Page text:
Keep in mind that many of the fleas will have time to jump away from the immediate area. You’ll have to clean the entire carpet with Lysol to create an effective barrier, kill the ones that are caught up in it, and prevent them from returning for a while. 

Can You Stop a Flea Infestation with Lysol?

Not even close. There are several steps you will have to take to get a flea infestation under control and eventually eliminate them all.

It starts in your back, side, and front lawns. Though it may seem like there are thousands of fleas in your house at the height of the infestation, there are a hundred times more on your lawn. 

Start by treating your lawn with an effective insecticide. If you have a weed sprayer, you can dilute Dawn Dish Detergent in water and hose down your entire yard. Dawn Dish Detergent is very effective against fleas. 

The inside of your house has to be both treated and disinfected as well. Lysol comes in after everything is treated and the infestation is either in the process of being controlled or eliminated.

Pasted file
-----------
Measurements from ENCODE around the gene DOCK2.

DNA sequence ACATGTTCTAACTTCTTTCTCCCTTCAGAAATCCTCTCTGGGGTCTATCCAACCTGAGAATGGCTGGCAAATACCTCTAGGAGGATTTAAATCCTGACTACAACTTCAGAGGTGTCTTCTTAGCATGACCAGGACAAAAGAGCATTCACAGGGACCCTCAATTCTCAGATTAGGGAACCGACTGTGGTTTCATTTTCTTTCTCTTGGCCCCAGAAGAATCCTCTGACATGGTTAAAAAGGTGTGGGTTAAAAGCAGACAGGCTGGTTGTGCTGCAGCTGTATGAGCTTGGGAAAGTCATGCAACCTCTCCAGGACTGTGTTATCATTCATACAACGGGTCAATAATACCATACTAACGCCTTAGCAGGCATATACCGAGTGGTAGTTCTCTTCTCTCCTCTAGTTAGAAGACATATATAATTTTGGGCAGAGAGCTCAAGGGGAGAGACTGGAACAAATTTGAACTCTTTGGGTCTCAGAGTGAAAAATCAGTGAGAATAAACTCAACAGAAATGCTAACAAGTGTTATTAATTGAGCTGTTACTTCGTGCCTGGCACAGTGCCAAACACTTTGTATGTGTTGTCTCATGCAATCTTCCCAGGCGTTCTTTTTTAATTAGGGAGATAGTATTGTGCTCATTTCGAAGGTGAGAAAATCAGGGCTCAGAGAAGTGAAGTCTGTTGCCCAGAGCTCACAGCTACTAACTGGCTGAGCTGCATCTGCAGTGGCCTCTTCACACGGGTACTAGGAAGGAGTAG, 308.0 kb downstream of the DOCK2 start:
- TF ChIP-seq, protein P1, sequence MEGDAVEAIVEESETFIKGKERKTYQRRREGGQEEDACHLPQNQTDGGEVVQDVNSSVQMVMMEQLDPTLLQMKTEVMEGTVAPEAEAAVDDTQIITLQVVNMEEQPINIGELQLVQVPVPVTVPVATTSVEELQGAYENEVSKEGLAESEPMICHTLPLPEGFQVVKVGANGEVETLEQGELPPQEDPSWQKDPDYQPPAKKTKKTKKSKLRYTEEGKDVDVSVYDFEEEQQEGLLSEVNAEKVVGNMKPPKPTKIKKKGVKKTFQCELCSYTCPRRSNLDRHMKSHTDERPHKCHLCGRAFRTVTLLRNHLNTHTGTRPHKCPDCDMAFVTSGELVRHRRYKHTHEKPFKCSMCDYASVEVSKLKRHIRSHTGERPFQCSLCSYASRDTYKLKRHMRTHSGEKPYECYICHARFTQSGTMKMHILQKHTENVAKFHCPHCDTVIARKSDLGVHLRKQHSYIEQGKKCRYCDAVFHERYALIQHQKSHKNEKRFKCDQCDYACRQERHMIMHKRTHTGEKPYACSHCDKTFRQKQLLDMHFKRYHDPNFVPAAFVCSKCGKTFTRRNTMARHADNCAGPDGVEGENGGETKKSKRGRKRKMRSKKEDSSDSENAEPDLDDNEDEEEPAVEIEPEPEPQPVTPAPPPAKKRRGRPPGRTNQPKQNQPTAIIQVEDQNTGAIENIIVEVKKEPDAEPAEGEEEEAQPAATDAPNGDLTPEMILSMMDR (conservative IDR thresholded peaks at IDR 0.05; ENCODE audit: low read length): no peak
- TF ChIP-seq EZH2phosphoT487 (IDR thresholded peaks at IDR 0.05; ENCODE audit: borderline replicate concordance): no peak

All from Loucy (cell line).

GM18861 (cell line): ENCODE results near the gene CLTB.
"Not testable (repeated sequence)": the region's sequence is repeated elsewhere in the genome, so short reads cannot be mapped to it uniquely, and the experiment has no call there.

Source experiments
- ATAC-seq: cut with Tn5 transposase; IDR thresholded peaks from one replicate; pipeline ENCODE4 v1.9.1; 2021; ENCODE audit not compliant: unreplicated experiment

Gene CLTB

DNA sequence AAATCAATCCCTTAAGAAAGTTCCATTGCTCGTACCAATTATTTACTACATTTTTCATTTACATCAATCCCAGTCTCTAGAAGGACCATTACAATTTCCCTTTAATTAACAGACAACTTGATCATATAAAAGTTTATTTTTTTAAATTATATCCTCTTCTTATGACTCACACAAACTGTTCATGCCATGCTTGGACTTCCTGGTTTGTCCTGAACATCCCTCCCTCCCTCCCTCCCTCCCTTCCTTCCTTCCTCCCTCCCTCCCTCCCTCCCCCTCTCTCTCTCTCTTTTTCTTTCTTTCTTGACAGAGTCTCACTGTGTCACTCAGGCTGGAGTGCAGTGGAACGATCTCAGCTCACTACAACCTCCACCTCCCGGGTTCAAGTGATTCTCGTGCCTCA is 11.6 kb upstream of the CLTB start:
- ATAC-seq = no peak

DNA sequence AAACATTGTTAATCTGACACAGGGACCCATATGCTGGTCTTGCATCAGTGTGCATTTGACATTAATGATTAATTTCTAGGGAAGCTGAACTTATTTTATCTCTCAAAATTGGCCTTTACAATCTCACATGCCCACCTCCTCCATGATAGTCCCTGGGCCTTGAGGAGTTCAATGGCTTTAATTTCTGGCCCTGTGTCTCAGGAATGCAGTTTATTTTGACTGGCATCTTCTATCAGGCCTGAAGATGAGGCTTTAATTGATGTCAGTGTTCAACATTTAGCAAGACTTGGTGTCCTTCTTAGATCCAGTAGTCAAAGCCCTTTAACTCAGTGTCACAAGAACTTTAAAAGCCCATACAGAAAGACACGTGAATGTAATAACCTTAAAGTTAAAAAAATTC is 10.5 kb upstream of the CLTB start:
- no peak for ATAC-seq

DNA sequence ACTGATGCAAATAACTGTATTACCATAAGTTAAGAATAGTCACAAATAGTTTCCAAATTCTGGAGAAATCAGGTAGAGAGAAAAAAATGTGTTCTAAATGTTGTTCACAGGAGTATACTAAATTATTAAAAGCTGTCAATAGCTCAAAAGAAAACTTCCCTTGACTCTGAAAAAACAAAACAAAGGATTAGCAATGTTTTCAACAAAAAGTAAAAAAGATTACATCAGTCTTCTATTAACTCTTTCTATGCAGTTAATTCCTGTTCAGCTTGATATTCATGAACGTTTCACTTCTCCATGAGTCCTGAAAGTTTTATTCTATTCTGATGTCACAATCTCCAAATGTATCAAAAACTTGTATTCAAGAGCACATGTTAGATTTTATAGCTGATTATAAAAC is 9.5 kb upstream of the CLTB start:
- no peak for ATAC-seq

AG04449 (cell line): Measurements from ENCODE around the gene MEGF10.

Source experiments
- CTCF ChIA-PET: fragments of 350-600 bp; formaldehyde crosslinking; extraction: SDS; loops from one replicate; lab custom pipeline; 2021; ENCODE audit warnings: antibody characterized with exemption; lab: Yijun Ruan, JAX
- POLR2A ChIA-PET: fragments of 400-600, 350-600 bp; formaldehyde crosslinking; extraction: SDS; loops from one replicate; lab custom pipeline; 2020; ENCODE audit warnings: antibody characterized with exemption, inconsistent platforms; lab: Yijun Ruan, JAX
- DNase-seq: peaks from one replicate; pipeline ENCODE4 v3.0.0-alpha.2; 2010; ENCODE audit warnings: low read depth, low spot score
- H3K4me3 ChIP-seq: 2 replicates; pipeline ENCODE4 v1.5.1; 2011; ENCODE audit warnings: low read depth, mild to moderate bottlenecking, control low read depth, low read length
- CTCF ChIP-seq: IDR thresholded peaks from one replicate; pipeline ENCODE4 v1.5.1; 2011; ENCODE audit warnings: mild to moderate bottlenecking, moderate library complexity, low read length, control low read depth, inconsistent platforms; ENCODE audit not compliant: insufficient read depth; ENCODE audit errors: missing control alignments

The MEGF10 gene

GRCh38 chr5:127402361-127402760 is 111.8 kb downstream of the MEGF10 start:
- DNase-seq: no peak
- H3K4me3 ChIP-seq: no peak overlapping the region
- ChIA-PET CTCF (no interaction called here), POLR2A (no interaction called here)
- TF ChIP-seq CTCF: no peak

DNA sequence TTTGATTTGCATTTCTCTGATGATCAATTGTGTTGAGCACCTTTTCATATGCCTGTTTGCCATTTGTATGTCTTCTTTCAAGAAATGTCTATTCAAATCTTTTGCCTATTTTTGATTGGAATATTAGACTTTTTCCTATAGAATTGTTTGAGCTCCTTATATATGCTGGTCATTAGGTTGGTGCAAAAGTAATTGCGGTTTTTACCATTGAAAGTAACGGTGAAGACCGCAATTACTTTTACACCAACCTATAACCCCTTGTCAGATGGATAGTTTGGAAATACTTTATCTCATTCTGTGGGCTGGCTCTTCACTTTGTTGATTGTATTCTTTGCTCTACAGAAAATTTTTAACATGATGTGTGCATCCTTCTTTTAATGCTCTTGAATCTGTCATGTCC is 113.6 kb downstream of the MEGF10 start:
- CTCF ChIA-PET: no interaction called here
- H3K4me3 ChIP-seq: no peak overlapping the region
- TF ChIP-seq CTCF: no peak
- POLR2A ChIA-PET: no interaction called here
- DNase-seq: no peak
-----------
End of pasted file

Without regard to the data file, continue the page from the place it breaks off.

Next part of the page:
Lysol everything from that point on. Cleanliness throughout the house is an effective deterrent against more than just fleas, so it’s always a good idea to stay on top of your cleaning routine. 

Fleas prefer warm, dark, moist environments. Be sure to target all of the areas that meet that description and scrub them clean with Lysol.

The Lysol will keep them from returning to that area. It won’t last forever though, so you need to give your home the Lysol treatment at least once a week. 

What are Some Alternatives to Lysol?

Lysol isn’t the only thing that wreaks havoc on a flea’s exoskeleton. In terms of killing power, it’s not even that high on the list. Some of these alternatives are simply preventatives and some kill better than Lysol.

  • Dawn Dish Detergent
  • Coconut Oil
  • Epsom Salts
  • Essential Oils

Dawn Dish Detergent is an effective flea killer, perhaps more so than Lysol, as it can kill fleas without direct contact, although it’s not nearly as good as an insecticide.